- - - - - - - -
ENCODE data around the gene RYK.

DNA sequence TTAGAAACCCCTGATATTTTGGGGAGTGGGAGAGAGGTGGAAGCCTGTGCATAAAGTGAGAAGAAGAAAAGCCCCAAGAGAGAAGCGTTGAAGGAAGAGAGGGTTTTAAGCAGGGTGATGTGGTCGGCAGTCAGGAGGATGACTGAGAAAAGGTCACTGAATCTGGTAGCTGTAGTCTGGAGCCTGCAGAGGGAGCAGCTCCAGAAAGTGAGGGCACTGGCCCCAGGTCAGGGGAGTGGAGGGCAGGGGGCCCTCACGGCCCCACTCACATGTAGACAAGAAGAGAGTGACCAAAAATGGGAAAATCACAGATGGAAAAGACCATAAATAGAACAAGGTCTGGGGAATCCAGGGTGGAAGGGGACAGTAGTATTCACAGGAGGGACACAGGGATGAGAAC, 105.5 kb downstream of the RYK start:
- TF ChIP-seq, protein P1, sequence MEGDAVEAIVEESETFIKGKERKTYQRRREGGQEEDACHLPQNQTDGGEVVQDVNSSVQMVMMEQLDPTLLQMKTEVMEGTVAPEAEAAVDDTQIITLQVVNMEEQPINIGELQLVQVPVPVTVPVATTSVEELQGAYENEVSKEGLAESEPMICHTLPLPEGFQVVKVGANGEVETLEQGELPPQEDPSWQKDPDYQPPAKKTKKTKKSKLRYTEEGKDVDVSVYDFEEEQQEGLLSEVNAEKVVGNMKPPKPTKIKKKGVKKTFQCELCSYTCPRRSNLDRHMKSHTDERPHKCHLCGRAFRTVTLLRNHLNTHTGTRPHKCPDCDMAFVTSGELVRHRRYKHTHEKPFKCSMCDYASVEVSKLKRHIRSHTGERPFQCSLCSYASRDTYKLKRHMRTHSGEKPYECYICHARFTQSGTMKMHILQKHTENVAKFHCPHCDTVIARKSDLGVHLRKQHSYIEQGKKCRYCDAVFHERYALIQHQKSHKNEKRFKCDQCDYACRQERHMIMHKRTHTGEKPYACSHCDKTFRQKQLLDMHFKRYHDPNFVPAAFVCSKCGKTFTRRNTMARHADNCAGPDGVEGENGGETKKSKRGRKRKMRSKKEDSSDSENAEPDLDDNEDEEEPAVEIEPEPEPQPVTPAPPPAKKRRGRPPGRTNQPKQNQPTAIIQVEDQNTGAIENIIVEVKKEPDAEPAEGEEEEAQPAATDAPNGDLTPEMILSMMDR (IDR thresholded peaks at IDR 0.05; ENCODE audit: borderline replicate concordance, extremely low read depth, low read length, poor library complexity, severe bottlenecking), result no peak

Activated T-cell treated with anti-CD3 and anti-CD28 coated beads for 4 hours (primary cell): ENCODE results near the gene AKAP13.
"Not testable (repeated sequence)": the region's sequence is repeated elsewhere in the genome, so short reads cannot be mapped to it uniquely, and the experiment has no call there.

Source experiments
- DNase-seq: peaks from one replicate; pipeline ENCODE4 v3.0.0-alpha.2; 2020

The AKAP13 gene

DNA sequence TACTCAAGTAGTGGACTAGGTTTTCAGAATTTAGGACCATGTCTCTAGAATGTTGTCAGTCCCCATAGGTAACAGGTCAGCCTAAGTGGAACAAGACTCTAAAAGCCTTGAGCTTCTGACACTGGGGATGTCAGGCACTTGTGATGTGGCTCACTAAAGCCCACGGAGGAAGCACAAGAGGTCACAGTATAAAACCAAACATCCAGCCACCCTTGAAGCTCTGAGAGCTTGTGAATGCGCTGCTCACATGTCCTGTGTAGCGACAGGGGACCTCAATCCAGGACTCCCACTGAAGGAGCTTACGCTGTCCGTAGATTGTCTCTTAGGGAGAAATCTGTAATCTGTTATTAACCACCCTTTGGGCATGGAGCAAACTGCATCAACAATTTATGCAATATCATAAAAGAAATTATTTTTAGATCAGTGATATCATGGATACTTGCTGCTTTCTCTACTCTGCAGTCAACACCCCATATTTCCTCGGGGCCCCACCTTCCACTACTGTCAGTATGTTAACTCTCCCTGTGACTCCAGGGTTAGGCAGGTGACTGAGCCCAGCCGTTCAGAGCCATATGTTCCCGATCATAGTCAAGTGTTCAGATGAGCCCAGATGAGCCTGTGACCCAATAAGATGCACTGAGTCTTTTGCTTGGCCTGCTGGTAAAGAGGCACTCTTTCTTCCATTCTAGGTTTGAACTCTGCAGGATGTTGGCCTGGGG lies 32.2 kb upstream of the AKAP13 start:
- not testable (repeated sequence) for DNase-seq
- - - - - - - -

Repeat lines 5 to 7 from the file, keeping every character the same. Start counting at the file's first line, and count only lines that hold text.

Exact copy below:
"Not testable (repeated sequence)": the region's sequence is repeated elsewhere in the genome, so short reads cannot be mapped to it uniquely, and the experiment has no call there.

Source experiments
- DNase-seq: peaks from one replicate; pipeline ENCODE4 v3.0.0-alpha.2; 2020